On his website, Pressma explains: “The Center provided a learning experience for those seeking to explore photography as creative expression. During its existence the center attracted students from over 35 states and foreign countries to its full-time resident program and provided part-time instruction and darkroom access for hundreds of students in the Louisville metropolitan area. Its two galleries provided monthly photographic exhibits featuring the works of local, regional, and internationally acclaimed photographic artists including Ansel Adams and Minor White.”

Pressma’s work can be currently be seen in Altered Perceptions, an LVA Photo-Biennial Exhibit at Metro Hall, which runs July 17 through January 12, 2018. Some of the images we see here are featured in that show, which also includes work from Mitch Eckert and Jenny Zeller. There are certainly many facets to this artist’s work, but here we view pieces from a period when he printed photographic images and digital graphics onto fabric, allowing him to incorporate them into quilts; a non-traditional photographic presentation tied to a form steeped in tradition.  

Pressma enjoyed a highly successful career as a multimedia producer and marketing communications specialist. In 1984, his seven part series Witness to the Holocaust, was released in the U.S. and Canada where it remains in distribution today. Witness to the Holocaust is one of the first productions to use survivor interviews as the exclusive content to tell the story of the Holocaust, and has received numerous national awards.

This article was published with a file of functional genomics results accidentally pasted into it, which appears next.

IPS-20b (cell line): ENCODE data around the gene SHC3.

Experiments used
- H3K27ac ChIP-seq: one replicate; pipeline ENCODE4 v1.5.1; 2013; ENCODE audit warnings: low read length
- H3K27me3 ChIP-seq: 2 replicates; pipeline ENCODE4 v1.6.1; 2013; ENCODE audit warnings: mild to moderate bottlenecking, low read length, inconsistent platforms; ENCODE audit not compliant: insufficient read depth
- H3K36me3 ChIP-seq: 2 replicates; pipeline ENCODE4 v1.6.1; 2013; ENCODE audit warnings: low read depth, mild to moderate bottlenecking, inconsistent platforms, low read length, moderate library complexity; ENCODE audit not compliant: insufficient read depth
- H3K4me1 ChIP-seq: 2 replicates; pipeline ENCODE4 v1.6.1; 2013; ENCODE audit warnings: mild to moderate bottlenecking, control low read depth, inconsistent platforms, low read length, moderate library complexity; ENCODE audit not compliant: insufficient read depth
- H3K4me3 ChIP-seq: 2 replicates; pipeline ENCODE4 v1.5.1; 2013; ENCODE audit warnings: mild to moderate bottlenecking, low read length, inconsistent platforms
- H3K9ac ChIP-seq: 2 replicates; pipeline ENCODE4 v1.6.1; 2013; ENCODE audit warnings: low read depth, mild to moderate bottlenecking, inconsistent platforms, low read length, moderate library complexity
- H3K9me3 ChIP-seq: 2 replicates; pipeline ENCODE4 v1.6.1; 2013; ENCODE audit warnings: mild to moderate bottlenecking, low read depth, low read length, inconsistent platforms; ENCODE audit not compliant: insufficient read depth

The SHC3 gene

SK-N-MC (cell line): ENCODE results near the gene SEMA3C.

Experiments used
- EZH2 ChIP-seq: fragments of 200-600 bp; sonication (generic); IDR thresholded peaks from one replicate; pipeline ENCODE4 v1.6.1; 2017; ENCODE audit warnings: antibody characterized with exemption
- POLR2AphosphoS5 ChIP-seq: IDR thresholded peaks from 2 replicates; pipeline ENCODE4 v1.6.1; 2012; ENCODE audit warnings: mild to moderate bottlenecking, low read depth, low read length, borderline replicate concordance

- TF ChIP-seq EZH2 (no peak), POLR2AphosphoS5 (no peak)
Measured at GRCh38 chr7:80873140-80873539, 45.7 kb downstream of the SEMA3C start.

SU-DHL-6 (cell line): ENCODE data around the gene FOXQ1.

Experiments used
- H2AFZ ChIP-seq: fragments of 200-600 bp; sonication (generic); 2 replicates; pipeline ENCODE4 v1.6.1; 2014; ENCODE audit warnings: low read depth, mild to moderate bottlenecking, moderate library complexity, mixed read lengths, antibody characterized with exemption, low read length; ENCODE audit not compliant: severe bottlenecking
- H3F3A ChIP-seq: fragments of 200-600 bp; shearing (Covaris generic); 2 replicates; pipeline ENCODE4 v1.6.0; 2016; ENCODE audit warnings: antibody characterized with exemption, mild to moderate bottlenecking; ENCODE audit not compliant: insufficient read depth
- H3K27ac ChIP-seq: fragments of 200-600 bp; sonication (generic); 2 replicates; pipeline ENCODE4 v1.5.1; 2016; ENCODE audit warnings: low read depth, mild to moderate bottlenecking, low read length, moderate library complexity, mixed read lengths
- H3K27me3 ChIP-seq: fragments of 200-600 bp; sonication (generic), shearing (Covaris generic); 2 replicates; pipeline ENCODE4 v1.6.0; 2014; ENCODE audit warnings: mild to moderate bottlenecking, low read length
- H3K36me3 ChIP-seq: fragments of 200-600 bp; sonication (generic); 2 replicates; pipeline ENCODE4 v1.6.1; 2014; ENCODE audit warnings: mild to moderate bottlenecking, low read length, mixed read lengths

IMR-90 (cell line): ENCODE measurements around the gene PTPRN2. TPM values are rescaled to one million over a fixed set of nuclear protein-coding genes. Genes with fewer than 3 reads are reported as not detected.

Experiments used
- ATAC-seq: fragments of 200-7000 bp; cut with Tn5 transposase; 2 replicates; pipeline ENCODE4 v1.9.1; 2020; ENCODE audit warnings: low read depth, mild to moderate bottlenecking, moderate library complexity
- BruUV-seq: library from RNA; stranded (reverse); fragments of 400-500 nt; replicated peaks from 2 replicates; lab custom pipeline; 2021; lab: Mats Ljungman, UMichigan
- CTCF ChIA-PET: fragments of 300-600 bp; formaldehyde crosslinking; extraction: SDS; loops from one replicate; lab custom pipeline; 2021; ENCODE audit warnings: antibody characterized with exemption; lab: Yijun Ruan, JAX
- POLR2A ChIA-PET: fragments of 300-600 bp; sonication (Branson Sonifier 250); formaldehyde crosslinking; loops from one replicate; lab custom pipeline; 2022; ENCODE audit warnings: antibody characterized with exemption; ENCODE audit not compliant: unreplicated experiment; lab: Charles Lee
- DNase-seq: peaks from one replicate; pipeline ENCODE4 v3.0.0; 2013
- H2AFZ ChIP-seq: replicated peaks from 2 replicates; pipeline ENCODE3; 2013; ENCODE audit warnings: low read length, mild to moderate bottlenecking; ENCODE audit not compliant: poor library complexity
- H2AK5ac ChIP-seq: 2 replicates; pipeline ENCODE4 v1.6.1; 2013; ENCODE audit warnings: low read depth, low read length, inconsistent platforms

"Beware" by CJ Pressma, $1800 |  BUY NOW

"Beware" by CJ Pressma, $1800 | BUY NOW

Pressma has been recognized nationally:

1978 - National Endowment Fellowship in Photography.

1997  - American Advertising Federation’s prestigious Silver Medal Award for “outstanding contributions to advertising and furthering the industry’s standards, creative excellence, and responsibility in areas of social concern.”

2001 - Fellowship by the Kentucky Arts Council.

C.J. Pressma is a graduate of Antioch College and holds an MFA. in Photography from Indiana University. He studied as a special graduate student with Minor White at the Massachusetts Institute of Technology and with Henry Holmes Smith at Indiana University.

Hometown: Louisville, Kentucky
Age: 72
Education: BA, Antioch College; MFA, Indiana University
Gallery Representative:  Pyro Gallery (Louisville)